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Targeting ferroptosis as a vulnerability in cancer

Abstract

Ferroptosis is an iron-dependent form of regulated cell death that is triggered by the toxic build-up of lipid peroxides on cellular membranes. In recent years, ferroptosis has garnered enormous interest in cancer research communities, partly because it is a unique cell death modality that is mechanistically and morphologically different from other forms of cell death, such as apoptosis, and therefore holds great potential for cancer therapy. In this Review, we summarize the current understanding of ferroptosis-inducing and ferroptosis defence mechanisms, dissect the roles and mechanisms of ferroptosis in tumour suppression and tumour immunity, conceptualize the diverse vulnerabilities of cancer cells to ferroptosis, and explore therapeutic strategies for targeting ferroptosis in cancer.

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Fig. 1: Ferroptosis-driving and ferroptosis defence mechanisms.
Fig. 2: Ferroptosis as a vulnerability in cancer.
Fig. 3: Role of ferroptosis in antitumour immunity.

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Acknowledgements

We thank Amy Ninetto from the Research Medical Library at MD Anderson, for editing the manuscript, and apologize to colleagues whose work cannot be cited in this manuscript due to space limitations. B.G. is supported by The University of Texas MD Anderson Cancer Center, Emerson Collective Cancer Research Fund, and grants R01CA181196, R01CA244144 and R01CA247992 from the National Institutes of Health. The research from the authors’ lab has also been supported by the National Institutes of Health Cancer Center Support Grant P30CA016672 to The University of Texas MD Anderson Cancer Center.

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G.L. and B.G. researched data for the article and contributed substantially to discussion of the content. All authors wrote the article and reviewed and/or edited the manuscript before submission.

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Correspondence to Boyi Gan.

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B.G. is an inventor on patent applications involving targeting ferroptosis in cancer therapy. G.L. and L.Z. declare no competing interests.

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Glossary

Cristae

Folds of the inner mitochondrial membrane that extend into the matrix of a mitochondrion.

Ferroptosis inducers

(FINs). A compound or treatment that can induce ferroptosis by boosting ferroptosis-promoting mechanisms and/or suppressing ferroptosis defence mechanisms.

Polyunsaturated fatty acid

(PUFA). A fatty acid that contains more than one double bond and is required for cellular signalling and membrane fluidity.

Peroxisomes

Organelles that are important for β-oxidation of very-long-chain fatty acids and synthesis of ether phospholipids.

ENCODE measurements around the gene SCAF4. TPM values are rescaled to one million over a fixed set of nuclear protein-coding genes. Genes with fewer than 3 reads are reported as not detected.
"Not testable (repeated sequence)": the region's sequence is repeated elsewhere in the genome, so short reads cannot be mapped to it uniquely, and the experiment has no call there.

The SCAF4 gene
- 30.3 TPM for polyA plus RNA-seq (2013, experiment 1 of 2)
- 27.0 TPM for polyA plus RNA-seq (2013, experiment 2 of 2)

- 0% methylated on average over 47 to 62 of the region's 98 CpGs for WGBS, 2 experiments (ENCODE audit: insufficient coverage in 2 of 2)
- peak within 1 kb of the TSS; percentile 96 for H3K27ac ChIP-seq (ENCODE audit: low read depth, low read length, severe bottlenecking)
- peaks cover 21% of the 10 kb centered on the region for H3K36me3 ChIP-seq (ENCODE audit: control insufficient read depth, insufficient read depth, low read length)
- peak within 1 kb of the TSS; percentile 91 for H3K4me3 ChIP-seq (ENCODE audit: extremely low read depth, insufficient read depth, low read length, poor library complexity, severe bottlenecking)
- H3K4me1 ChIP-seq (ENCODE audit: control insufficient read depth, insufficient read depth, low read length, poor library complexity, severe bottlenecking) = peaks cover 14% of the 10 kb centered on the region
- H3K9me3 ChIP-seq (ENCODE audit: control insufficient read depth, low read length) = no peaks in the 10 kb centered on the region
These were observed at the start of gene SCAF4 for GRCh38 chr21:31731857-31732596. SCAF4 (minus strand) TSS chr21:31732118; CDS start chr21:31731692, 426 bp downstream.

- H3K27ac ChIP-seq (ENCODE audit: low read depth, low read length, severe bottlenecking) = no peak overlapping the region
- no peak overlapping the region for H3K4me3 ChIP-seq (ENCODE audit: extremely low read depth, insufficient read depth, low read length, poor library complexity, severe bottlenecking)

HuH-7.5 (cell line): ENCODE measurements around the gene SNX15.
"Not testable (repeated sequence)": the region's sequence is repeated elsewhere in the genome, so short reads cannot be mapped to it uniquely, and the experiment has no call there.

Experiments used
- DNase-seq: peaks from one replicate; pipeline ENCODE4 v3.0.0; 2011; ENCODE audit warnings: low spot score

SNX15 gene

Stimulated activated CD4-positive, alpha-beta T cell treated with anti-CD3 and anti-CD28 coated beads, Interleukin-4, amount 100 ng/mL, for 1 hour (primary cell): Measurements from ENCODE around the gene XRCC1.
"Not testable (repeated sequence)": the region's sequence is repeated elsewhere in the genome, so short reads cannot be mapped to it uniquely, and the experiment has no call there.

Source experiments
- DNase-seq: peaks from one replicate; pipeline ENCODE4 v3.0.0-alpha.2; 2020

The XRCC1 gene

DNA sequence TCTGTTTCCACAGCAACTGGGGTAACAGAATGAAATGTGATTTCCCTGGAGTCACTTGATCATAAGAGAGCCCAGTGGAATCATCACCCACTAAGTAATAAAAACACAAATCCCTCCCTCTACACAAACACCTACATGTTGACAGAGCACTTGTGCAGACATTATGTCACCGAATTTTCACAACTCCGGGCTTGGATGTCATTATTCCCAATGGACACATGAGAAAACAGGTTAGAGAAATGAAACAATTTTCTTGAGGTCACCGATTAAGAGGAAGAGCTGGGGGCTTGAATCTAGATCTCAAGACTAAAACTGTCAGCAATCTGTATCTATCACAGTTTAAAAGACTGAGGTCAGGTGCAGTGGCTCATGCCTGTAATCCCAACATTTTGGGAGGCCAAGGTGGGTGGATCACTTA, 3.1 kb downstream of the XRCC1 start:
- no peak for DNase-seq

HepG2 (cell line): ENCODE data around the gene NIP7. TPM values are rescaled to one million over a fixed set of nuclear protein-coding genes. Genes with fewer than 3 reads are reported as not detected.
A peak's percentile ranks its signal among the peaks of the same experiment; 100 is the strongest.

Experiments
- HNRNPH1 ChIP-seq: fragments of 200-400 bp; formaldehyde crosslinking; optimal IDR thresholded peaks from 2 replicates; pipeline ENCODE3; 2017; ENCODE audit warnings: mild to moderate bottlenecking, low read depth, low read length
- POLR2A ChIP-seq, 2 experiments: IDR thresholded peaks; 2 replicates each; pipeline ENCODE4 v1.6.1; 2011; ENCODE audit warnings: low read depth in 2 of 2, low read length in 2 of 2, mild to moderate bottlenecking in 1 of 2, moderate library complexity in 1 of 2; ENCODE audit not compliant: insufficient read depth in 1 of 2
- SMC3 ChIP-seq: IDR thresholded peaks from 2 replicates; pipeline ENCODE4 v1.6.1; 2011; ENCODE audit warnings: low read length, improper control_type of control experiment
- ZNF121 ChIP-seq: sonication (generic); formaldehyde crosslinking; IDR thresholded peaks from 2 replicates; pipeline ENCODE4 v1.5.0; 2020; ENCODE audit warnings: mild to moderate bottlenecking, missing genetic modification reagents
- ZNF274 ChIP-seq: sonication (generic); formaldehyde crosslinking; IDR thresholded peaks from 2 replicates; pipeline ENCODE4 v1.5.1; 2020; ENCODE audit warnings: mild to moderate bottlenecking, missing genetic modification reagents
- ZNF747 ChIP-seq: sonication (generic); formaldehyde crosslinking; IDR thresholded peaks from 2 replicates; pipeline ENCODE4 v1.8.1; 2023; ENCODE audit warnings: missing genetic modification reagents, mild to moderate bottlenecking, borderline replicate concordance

Fenton reaction

A non-enzymatic reaction of labile iron and H2O2 that generates hydroxide and hydroxyl radicals, which can subsequently induce lipid peroxidation.

Anaplerotic reactions

Metabolic reactions that replenish the supply of intermediates involved in the citric acid cycle.

GPX

A family of peroxidases that use reduced glutathione as their cofactor to reduce hydroperoxide species to their corresponding alcohols.

System xc

An antiporter that imports cystine and exports glutamate; it consists of two subunits, including the transporter subunit SLC7A11 and the regulatory subunit SLC3A2.

Ubiquinone

Also known as coenzyme Q or CoQ. A lipophilic molecule that is composed of a quinone head group linked to a polyisoprenoid lipid tail and acts as an electron transport carrier in mitochondria.

Ubiquinol

(CoQH2). The fully reduced form of ubiquinone.

Dihydroorotate dehydrogenase

(DHODH). An inner mitochondrial membrane-localized enzyme that oxidizes dihydroorotate to orotate for pyrimidine synthesis while reducing CoQ to CoQH2.

Hypercholesterolaemia

High levels of cholesterol in the blood.

Lipid droplets

Organelles with a phospholipid monolayer that are responsible for lipid storage, including PUFA storage.

Iron–sulfur clusters

(ISCs). Molecular ensembles of iron and sulfur that function as protein co-factors to regulate iron homeostasis and redox reactions in response to oxidative stress.

Mevalonate pathway

A metabolic pathway that synthesizes cholesterol, CoQ and steroid hormones.

Epithelial-to-mesenchymal transition

(EMT). A process by which epithelial cells gradually lose their cell polarity and intercellular adhesion properties and acquire mesenchymal-like phenotypes, including migratory and invasive properties.

Cyst(e)inase

Engineered enzymes that degrade extracellular cysteine and cystine.

Transsulfuration pathway

A metabolic pathway that transfers sulfur from homocysteine to cysteine, leading to cysteine biosynthesis.

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Lei, G., Zhuang, L. & Gan, B. Targeting ferroptosis as a vulnerability in cancer. Nat Rev Cancer 22, 381–396 (2022). https://doi.org/10.1038/s41568-022-00459-0

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